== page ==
A few weeks ago, I was stopped in the street by a young man with a guitar strapped to his back and a handful of pamphlets, who greeted me and invited me to a Bible Study. My first instinct was to walk on and pretend I didn't hear. But then, for some strange reason, I noticed that my Baptisimal Cross was hanging out of my shirt; and I thought to myself: "What if this young man saw it? What will he think of those who wear Crosses around their necks if they rudely ignore him?" So I stopped and chatted. At first he seemed eager to get me to come to his Bible Study, but as we talked about it and I explained that I was an Orthodox Christian, and what that meant to me, he became more relaxed about his insistence that I come to Bible Study, and we talked about Christianity. The conversation turned to the subject of "how do we know we are Christians?" and I was expecting him to say something like being "born again" or "saved", but he didn't. Instead, he pulled his guitar around to the front and started to sing a hymn! I can't remember the verses, but the Chorus stuck in my mind:
"And they'll know we are Christians by our love, by our love,
And they'll know we are Christians by our love"
He thanked me for stopping to chat, and I thanked him for surprising me and my expectations.
And his song got me thinking about Our Lord's words: "By this, all men shall know that you are my disciples, that you Love one another."
The evidence- (the only evidence worth anything not only to the world, but to Christ as well)- that we are Orthodox Christians, and that Christ dwells in us is our Love. A baptisimal certificate means nothing. During the Nazi occupation of Greece, Archbishop Damaskinos of Athens ordered all the clergy of the Church of Greece to issue Baptisimal Certificates to any Greek Jew to help them escape the Holocaust. So what showed true Christianity and discipleship of Christ- was it the Baptisimal Certificate or was it the Love which knew when to break the rules to save a fellow human being?
If Orthodox Christians are seen to have not only the same goals as neo-nazi fascist thugs, but the same techniques as them for spreading their beliefs, then where is the evidence that Christ is in them, and that they are His followers?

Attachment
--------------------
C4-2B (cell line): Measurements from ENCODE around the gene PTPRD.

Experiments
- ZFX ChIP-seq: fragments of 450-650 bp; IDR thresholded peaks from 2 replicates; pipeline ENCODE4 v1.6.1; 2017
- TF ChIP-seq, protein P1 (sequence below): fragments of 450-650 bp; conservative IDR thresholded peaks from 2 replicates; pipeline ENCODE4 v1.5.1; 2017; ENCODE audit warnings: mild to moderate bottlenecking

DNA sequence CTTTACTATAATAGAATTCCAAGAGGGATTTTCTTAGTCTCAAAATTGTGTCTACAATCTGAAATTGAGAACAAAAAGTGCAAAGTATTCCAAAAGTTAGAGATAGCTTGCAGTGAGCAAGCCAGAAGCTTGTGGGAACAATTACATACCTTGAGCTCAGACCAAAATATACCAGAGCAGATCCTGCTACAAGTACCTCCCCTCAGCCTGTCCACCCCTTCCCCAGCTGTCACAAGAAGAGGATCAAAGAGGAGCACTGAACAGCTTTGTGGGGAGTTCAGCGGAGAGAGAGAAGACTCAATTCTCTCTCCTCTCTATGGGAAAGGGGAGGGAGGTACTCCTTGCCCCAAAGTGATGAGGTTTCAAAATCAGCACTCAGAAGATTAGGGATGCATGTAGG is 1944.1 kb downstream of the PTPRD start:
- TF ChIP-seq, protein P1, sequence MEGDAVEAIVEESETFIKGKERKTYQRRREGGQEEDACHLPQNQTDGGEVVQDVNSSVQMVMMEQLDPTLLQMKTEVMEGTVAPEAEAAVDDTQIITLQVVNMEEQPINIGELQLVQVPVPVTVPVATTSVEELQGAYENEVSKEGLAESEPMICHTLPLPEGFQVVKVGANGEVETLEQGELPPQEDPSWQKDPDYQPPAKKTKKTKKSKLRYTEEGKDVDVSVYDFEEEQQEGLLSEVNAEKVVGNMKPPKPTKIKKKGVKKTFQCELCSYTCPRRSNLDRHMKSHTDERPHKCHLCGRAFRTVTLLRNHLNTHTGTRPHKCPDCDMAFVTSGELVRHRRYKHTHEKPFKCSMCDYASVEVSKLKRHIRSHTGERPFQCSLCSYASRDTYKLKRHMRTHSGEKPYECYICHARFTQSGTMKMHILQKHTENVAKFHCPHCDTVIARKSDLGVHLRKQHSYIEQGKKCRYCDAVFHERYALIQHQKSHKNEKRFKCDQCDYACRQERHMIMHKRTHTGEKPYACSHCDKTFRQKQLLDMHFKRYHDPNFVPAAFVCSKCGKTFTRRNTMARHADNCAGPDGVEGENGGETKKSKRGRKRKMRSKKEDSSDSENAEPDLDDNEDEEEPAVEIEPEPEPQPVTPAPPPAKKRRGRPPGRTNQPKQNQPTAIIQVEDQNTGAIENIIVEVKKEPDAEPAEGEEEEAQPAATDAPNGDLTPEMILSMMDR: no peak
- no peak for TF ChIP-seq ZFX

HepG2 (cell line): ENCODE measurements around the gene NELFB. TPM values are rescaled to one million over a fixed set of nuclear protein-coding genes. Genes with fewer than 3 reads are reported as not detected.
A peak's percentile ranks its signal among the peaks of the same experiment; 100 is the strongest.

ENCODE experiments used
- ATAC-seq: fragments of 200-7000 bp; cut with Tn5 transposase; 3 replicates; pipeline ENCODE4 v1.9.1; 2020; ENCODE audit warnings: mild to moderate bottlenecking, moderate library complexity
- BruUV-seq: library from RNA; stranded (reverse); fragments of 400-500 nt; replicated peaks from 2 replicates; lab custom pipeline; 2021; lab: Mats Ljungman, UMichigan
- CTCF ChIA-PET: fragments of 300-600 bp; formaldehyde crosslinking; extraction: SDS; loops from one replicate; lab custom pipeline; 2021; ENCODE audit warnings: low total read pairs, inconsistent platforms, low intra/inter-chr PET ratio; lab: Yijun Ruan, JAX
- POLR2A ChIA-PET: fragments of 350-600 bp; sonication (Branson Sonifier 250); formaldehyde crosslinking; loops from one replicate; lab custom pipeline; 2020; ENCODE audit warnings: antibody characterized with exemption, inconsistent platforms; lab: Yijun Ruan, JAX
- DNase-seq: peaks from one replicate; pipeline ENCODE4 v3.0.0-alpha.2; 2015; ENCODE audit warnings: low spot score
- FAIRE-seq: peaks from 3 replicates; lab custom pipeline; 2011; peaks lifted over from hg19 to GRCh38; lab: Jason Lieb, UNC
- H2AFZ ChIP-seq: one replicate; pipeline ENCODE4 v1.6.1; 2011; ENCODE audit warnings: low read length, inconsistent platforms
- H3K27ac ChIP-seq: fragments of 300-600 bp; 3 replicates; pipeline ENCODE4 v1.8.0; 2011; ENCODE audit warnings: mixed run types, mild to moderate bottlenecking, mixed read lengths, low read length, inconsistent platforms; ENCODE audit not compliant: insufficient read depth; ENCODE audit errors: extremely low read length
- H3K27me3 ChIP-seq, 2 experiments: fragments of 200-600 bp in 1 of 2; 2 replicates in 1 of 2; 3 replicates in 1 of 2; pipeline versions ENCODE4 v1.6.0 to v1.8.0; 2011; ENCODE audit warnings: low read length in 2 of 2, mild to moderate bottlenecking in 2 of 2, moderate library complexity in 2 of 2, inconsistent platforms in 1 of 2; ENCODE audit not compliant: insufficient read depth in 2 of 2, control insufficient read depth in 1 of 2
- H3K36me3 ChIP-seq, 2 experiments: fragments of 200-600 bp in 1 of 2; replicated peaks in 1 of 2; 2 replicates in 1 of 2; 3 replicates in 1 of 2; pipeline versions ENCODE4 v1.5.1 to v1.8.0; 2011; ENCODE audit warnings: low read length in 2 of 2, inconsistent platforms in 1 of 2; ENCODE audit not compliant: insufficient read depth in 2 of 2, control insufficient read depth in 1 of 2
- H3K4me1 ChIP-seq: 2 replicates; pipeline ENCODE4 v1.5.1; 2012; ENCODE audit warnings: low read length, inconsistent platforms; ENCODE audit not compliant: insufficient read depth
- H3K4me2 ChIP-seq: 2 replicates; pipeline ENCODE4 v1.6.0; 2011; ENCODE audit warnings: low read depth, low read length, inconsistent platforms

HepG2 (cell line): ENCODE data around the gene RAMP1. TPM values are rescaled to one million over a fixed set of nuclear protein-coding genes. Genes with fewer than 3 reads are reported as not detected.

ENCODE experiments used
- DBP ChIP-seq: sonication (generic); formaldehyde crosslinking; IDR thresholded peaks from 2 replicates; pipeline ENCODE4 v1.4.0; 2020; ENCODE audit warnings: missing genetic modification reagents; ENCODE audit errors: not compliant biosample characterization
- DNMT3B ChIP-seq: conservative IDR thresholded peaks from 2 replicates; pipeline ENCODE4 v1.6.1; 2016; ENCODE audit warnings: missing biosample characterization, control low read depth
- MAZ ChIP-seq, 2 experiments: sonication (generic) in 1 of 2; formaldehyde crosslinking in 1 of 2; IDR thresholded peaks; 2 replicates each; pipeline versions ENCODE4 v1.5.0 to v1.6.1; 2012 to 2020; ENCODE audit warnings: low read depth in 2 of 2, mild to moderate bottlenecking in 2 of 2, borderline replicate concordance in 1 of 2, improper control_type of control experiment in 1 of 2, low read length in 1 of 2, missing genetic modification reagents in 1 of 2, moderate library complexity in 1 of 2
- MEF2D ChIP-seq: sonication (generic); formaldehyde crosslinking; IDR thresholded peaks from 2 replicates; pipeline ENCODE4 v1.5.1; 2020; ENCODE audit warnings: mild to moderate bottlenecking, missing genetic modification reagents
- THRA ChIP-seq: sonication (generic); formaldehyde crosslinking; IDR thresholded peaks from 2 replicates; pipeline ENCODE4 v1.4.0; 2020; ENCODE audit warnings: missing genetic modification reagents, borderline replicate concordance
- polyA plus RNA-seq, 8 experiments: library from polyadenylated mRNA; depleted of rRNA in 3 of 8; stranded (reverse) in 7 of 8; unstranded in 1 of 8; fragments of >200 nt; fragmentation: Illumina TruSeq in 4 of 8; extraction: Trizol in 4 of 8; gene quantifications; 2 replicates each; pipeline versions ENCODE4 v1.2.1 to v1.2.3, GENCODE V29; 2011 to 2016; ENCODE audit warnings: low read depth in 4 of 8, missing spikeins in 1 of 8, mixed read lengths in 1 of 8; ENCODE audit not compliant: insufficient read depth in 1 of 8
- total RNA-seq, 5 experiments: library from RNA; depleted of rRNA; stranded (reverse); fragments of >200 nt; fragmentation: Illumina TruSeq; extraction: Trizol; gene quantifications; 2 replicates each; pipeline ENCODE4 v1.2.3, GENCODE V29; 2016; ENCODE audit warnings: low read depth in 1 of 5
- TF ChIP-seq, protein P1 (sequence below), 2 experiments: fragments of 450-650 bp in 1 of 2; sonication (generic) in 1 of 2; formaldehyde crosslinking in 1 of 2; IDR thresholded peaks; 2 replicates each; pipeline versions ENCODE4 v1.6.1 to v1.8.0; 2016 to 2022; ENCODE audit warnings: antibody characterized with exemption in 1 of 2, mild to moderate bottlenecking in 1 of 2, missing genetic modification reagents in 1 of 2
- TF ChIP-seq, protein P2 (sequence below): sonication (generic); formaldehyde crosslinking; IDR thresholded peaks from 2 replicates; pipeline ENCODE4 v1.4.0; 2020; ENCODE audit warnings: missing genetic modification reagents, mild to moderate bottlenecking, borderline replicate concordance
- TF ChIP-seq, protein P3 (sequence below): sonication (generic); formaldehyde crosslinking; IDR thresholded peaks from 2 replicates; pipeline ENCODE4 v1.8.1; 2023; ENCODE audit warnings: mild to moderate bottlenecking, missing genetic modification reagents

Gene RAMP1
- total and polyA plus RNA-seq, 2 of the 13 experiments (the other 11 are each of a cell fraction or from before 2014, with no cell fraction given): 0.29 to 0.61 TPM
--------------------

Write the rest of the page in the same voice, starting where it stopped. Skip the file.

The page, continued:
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« Reply #3 on: May 29, 2006, 11:29:51 AM »

Instead, he pulled his guitar around to the front and started to sing a hymn! I can't remember the verses, but the Chorus stuck in my mind:
"And they'll know we are Christians by our love, by our love,
And they'll know we are Christians by our love"
   



We are one in the spirit, we are one in the Lord (2x)
And we pray that our unity will one day be restored,

(Chorus)

We will walk with each other, we will walk hand in hand (2x)
And together we'll spread the news that God is in our land,

(Chorus)

We will work with each other, we will work side by side (2x)
And we'll guard each man's dignity and save each man's pride,

(Chorus)

All praise to the Father, from whom all things come,
And all praise to Christ Jesus, His only Son,
And all praise to the Spirit Who makes us One,

(Chorus)

- that's the best of my recollection
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« Reply #4 on: May 29, 2006, 12:45:55 PM »

Kudos to the mayor and the Orthodox Christians that took to the streets to protests against the perverts bent on perverting yet another society any further. When the 'straights' take to the streets to profess their love for each and flaunt their sexuality in the public sphere, then at that point the gays may have a point...Until then lets keep it in the closet and away from the rest of us normal people.

As much as I think the 'parade' is horrible, they (authorities, etc.) could have taken a much more legal and dispassionate approach.  They could have prohibited the event and then arrested the participants for obstructing traffic and other things.  I can't support Orthodox Christians assaulting people in a civil non-military setting (not to say I'm happy about a military context either).
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« Reply #5 on: May 29, 2006, 02:59:28 PM »

I guess I need to work on being a better Christian then. I find it hard to have passion and sympathy for those that are willingly parading their sinful lifestyle in the streets when they know full well they would get a reaction out of people. It's like the KKK marching down the street in an African American neighborhood. I don't understand why they would want to change society when they are just as safe as heterosexuals practicing their lifestyle as they see fit. It's one thing to do it, but another to actually go out in the streets and shove it in people's faces. I believe in turning the other cheek, but at some point when you are being run over you have to say enough is enough. Maybe the good people of Moscow don't want their city to turn into another San Francisco, so why are they in the wrong when they disapprove of something they find abhorrent?
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« Reply #6 on: May 29, 2006, 03:05:56 PM »

To protest quietly is one thing, but to join in with a mob of nationlists in the spirit suggested by the reports appears anything but Christian. Reminds of the pro-life clergyman carrying a placard with the words, "God hates faggots". I was taught He hated sin, but faggots? Served with mushy peas they're lovely!
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« Reply #7 on: May 29, 2006, 03:29:17 PM »

Happened in Belgrade's first and -to date only gay parade- a few years ago. They set back gay activist plans back to medieval times. Actually, I have no problem with Gay parades, aslong as long as we get our Straight parades. Hell, they even have their own Gay and Lesbian Professional Soccer League in the US. Isn't that discrimination?